LARRY READS: November 2019

Below are ten titles (varied) of books that I’ve read over the past month.



Sam idolizes his brother, a popular good-looking footballer. But life changes dramatically when Jason announces that he knows he was born in a girl’s body and is about to transition. The boys’ parents aren’t any help – actually very harmful – to the circumstances, especially since the mother has her heart set on getting the prime minister’s job in Britain and family secrets must be kept.   Boyne is a favourite author of mine and I was intrigued throughout by the arguments, emotions and confrontations this family with humour. Mom and Dad’s comments are so outlandish they’re often funny. This is a signficant contribution to literature dealing with young people questioning their gender identity and with those around them who need to learn about acceptance. Despite some controversy (Who is Boyne to tell a story about a transitioning adolescent? The offensive title?), I applaud – and highly  recommend – another John Boyne creation.


Toby’s mother committed suicide and the girl, now a teenager lives with her grandparents. Toby is troubled by her past (who is my father? who are my real friends?) and now plans to kill herself.  Her estranged father finally appears on the scene and when Toby learns that he is gay, and a drag queen she continues to ask questions about her past? A meeting with Toby’s father is strained and she struggles to accept things as they are and move on. A strong YA book concerning mental health, homophobia and acceptance.


Written as letters to her grandmother in Africa, a young refugee girls recounts her experiences in “Crazy America”. Insightful narratives about a newcomer adjusting to North American customs, friendships and learning the English language.

ALL OF ME by Chris Baron

Ari is fat and he constantly worries about what others think of him. To add to his woes, he is being bullied, he is supposed to be practicing for his Bar Mitzvah, his parents are breaking up. But Ari does develop friendships who help him through his emotional turmoil and help him to see dealing with problems is all part of growing up. Written in free verse style.


Serafina promises her family that she will get all her chores done so that she can go to school. Her bigger promise is to become a doctor one day and take care of the poor people in her community. Told in free verse, this book, set in Haiti, is a story of courage and perseverance and family love.

SHOUT by Laurie Halse Anderson (YA autobiography)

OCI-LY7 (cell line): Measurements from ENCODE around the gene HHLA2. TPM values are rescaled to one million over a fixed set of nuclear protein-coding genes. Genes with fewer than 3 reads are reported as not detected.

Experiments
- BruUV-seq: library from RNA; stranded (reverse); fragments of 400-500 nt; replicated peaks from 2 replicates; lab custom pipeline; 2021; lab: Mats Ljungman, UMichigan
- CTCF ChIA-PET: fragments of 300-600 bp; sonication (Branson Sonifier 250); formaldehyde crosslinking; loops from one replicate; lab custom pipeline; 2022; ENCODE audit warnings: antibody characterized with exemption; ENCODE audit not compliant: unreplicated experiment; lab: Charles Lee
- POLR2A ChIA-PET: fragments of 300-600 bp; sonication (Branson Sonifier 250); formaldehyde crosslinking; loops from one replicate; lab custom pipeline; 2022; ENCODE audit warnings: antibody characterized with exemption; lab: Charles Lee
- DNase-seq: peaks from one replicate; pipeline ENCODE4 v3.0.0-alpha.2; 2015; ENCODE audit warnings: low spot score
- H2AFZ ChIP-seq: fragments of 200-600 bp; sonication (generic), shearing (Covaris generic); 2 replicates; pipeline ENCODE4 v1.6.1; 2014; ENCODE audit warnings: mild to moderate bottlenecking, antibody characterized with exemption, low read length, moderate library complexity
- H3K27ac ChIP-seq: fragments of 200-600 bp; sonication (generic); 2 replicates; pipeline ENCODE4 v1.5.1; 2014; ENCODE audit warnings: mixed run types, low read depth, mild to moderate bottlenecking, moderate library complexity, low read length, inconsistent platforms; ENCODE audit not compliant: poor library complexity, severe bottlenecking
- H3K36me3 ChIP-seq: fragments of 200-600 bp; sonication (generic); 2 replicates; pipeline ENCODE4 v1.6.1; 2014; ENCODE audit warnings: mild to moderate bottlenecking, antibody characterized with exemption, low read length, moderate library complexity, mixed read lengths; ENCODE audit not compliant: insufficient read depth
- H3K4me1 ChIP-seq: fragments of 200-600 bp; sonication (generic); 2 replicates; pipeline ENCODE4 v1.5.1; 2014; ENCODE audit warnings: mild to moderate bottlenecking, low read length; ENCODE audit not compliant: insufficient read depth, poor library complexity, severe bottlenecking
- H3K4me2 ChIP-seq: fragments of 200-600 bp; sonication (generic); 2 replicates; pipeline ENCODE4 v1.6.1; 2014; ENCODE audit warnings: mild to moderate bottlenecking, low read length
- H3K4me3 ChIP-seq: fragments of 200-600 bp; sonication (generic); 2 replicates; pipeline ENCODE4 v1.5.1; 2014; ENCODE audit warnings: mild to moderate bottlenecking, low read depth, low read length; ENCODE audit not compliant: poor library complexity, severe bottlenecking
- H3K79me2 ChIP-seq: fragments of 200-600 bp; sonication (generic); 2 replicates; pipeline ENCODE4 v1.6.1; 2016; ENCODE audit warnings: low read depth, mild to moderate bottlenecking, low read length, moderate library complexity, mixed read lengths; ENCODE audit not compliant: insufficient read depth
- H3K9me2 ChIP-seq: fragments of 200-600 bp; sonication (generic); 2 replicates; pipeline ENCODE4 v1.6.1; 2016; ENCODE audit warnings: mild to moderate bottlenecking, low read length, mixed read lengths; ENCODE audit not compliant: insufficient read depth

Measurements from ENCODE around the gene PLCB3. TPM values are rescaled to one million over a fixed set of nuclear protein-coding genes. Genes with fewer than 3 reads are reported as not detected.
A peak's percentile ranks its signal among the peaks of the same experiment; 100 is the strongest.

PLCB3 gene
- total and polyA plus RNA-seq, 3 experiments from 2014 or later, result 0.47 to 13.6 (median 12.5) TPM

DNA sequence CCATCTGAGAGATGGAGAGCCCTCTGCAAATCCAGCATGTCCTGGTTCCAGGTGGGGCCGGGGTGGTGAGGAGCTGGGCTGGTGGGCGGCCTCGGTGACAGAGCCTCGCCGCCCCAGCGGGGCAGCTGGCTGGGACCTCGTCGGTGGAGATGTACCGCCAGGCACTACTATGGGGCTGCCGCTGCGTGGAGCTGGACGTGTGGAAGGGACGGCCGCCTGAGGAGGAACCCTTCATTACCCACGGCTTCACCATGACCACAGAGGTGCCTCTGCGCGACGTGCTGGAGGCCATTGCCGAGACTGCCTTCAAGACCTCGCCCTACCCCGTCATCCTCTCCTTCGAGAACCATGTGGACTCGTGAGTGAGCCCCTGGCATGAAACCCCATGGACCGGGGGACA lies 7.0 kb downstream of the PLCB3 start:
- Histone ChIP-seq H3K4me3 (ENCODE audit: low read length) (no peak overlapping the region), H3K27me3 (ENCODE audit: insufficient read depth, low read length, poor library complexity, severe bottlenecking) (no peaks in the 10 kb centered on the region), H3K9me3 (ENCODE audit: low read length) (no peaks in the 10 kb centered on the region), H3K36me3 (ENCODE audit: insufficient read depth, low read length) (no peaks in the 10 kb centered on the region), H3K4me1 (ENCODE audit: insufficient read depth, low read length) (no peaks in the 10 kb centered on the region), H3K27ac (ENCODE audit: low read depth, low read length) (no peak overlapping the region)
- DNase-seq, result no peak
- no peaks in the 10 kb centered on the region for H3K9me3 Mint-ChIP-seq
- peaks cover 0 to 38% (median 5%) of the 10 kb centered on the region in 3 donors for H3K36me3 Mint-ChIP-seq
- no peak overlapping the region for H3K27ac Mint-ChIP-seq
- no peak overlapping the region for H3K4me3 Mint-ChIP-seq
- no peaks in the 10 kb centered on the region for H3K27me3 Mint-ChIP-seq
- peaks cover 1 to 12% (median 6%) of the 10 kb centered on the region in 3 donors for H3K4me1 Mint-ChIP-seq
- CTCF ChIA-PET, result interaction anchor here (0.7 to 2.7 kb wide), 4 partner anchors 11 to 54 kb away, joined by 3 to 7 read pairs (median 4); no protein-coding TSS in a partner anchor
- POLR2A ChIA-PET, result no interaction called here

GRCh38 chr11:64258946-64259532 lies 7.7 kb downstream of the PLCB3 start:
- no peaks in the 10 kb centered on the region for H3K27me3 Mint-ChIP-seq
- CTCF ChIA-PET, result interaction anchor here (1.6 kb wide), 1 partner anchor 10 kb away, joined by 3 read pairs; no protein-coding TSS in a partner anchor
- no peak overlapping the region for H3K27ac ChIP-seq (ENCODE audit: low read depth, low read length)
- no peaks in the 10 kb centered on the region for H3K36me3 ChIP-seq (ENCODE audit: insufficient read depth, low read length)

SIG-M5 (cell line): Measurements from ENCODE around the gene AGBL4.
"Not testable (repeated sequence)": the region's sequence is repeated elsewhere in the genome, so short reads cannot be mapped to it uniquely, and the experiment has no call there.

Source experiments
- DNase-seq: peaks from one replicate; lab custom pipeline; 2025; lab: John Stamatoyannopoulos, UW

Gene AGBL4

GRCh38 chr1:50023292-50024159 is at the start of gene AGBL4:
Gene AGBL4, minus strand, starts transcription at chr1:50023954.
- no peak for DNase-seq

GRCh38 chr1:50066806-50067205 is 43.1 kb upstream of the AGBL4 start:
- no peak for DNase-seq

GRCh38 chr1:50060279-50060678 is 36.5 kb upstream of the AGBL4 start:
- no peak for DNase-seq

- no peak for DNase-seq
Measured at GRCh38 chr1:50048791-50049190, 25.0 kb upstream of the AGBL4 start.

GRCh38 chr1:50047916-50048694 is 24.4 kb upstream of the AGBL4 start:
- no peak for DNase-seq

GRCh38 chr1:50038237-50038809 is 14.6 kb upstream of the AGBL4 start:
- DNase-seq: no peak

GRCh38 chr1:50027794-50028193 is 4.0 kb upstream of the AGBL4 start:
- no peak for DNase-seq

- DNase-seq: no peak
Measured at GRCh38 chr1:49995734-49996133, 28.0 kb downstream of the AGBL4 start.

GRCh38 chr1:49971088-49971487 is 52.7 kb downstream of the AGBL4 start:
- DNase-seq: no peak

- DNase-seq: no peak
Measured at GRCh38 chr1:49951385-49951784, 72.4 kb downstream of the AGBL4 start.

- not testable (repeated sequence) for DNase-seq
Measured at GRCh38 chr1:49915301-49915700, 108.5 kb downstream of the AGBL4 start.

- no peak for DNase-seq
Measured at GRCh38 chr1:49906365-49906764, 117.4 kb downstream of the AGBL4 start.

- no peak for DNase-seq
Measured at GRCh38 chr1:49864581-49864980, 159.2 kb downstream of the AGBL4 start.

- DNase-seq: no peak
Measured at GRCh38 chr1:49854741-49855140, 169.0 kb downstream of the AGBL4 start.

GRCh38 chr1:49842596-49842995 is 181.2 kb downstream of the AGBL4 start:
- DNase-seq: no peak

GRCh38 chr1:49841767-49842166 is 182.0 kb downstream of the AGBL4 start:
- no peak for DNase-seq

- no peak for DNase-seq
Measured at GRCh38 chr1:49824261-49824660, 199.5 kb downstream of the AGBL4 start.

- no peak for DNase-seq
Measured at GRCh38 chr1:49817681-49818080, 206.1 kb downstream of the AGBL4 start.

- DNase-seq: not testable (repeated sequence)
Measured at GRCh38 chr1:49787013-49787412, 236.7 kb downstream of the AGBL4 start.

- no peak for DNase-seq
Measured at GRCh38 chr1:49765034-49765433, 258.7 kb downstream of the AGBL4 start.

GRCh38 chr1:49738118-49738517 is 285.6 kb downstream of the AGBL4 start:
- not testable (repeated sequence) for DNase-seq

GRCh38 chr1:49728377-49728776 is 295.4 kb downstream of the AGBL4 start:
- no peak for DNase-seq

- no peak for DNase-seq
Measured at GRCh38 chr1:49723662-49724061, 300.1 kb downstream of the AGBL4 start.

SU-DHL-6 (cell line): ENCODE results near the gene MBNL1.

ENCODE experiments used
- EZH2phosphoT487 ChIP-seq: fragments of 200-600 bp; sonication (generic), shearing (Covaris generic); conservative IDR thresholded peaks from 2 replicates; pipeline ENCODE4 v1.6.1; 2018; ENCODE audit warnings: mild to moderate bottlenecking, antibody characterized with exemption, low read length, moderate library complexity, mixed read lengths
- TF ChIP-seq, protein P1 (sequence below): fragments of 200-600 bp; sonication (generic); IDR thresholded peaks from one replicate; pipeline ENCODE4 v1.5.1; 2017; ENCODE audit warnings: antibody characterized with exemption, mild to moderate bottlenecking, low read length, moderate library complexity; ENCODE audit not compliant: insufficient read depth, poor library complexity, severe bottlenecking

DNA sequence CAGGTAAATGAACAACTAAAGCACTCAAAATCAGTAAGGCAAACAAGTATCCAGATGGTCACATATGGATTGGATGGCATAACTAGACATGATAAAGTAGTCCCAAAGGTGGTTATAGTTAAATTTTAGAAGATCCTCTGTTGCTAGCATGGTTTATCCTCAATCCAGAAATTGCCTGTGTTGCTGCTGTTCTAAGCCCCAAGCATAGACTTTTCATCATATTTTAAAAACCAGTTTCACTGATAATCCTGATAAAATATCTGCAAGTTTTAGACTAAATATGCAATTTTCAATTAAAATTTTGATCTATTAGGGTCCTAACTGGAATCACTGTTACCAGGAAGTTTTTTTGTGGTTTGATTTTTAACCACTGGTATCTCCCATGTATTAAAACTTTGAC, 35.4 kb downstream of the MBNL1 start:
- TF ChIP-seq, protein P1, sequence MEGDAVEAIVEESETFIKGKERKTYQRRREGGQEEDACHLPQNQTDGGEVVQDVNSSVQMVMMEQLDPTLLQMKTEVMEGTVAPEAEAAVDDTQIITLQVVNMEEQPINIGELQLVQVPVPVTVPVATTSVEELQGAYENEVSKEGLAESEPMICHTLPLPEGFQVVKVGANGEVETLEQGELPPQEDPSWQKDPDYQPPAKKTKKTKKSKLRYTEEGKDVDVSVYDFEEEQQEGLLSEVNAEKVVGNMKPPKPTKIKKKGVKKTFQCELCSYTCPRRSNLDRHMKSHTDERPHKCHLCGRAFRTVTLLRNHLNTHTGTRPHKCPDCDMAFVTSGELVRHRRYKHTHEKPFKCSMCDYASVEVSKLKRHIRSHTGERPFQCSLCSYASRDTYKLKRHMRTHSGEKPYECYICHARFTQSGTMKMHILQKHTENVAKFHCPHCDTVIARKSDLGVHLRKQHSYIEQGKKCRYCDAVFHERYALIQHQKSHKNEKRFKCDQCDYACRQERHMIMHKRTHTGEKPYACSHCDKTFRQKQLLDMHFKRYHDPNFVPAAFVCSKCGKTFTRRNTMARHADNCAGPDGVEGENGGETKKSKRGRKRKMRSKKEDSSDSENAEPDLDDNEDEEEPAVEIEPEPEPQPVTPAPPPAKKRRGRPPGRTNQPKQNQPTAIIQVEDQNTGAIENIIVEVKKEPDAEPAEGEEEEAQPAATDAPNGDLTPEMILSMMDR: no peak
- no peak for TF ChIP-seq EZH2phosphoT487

A biography written in free verse. Anderson’s main claim to fame as an author is her novel “Speak” which provided teenage readers with a story dealing with rape. Shout is based on Anderson’s personal experiences beginning with her life as a shy thirteen year old, her own rape story, and how she slowly recovered from that experience. Jacket blurb: “This book is for anyone who has ever been lost, ignored, silenced, abused, assaulted, harassed, talk down to, made to feel small. or knows someone who has.” Powerful poems best suited for a teenage audience.


I chose to re-read this novel because I am going to see a stage production at the Bridge Theatre (London, UK).  I’m going to see the play because the director, Sally Cookson, has wowed me with previous productions (Jane Eyre, Peter Pan).  Alas, the novel didn’t engage me as much as it did the first time I read it (about 35 years ago).


11 year-0ld Fig (Finola) has a lot on her shoulders. She is burdened with the erratic behaviour of her disturbed, unpredictable father, a once-renowned piano player. Fig fears that she will be taken away by child services when her father has ‘episodes’. With the help of a caring neighbour who just moved into the neighbourhood, Fig comes to learn that her father is bipolar – and gay.  A well-written moving story about mental health, homophobia, facing danger, confronting friendships, first loves,  mental health and homophobia.

WHITE BIRD by R.J. Palacio (graphic novel)

Palacio’s novel Wonder has inspired millions of readers to think about what it means to be kind. In this graphic text, Julian (the character who bullied Auggie) learns about the Holocaust from his grandmother  who recounts her experiences as a young Jewish girl, hiding from the Nazis  in occupied France. The book is introduced with the words by philosopher George Santayana: “Those who cannot remember the past are condemned to repeat it.” White Bird is an important contribution toHolocaust literature that helps bring the past into the present and help students to consider the power of courage and kindness in a time of war.



OLIVE, AGAIN by Elizabeth Strout

This is a sequel to Strout’s Olive Kitteridge, once again presented as short stories. Much of the cast of characters are connected to Olive (her son and his family, a new husband, a former student), but sometimes Olive’s name just seems to fly by.  The author has a gift at getting at the truths of how people feel about each other. With cranky, critical Olive, who seems to be as grounded as they come, openly observes and reflects on the quirky behaviours of those in our family and our community and the strange emotional connections to those we love (or pretend to love) relationship choices, Strout is a fantastic writer, observing the world without any word fuss, but always with keen observation and deep heart. Strout understands the lonely and loneliness. As Olive journey’s through her senior years, there is a sense of sadness in the stories of her world and these stories are certain to raise questions in readers’ minds and consider “What’s it all about?”. .  S I loved this book, certain to be at the top of my favourite’s list by year’s end.